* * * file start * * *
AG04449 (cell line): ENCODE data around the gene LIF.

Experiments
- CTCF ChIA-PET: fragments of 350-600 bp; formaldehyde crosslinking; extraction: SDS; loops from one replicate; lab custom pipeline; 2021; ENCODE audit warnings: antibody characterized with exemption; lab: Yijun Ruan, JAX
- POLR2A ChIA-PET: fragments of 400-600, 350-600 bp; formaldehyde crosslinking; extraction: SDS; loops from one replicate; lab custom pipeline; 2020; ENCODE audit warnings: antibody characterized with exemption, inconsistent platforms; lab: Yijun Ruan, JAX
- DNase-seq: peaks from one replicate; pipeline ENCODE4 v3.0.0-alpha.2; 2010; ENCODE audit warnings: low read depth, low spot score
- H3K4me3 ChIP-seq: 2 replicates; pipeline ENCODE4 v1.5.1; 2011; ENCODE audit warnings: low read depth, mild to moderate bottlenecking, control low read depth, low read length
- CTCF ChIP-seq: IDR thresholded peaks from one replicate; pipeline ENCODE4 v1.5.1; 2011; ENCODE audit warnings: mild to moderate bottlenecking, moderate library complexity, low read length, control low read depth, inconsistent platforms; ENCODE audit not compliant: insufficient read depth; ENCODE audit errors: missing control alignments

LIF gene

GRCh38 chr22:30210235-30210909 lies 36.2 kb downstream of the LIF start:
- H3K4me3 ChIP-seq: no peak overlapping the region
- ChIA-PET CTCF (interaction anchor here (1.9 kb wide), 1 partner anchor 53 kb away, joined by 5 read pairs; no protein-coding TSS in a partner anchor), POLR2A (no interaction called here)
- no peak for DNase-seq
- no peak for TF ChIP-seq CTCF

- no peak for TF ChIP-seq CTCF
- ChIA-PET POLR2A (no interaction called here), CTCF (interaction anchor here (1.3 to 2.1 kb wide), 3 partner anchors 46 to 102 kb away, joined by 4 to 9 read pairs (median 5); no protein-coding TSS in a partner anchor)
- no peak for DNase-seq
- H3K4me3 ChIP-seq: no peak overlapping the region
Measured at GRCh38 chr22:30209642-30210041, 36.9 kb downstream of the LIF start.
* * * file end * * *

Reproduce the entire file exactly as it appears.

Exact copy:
AG04449 (cell line): ENCODE data around the gene LIF.

Experiments
- CTCF ChIA-PET: fragments of 350-600 bp; formaldehyde crosslinking; extraction: SDS; loops from one replicate; lab custom pipeline; 2021; ENCODE audit warnings: antibody characterized with exemption; lab: Yijun Ruan, JAX
- POLR2A ChIA-PET: fragments of 400-600, 350-600 bp; formaldehyde crosslinking; extraction: SDS; loops from one replicate; lab custom pipeline; 2020; ENCODE audit warnings: antibody characterized with exemption, inconsistent platforms; lab: Yijun Ruan, JAX
- DNase-seq: peaks from one replicate; pipeline ENCODE4 v3.0.0-alpha.2; 2010; ENCODE audit warnings: low read depth, low spot score
- H3K4me3 ChIP-seq: 2 replicates; pipeline ENCODE4 v1.5.1; 2011; ENCODE audit warnings: low read depth, mild to moderate bottlenecking, control low read depth, low read length
- CTCF ChIP-seq: IDR thresholded peaks from one replicate; pipeline ENCODE4 v1.5.1; 2011; ENCODE audit warnings: mild to moderate bottlenecking, moderate library complexity, low read length, control low read depth, inconsistent platforms; ENCODE audit not compliant: insufficient read depth; ENCODE audit errors: missing control alignments

LIF gene

GRCh38 chr22:30210235-30210909 lies 36.2 kb downstream of the LIF start:
- H3K4me3 ChIP-seq: no peak overlapping the region
- ChIA-PET CTCF (interaction anchor here (1.9 kb wide), 1 partner anchor 53 kb away, joined by 5 read pairs; no protein-coding TSS in a partner anchor), POLR2A (no interaction called here)
- no peak for DNase-seq
- no peak for TF ChIP-seq CTCF

- no peak for TF ChIP-seq CTCF
- ChIA-PET POLR2A (no interaction called here), CTCF (interaction anchor here (1.3 to 2.1 kb wide), 3 partner anchors 46 to 102 kb away, joined by 4 to 9 read pairs (median 5); no protein-coding TSS in a partner anchor)
- no peak for DNase-seq
- H3K4me3 ChIP-seq: no peak overlapping the region
Measured at GRCh38 chr22:30209642-30210041, 36.9 kb downstream of the LIF start.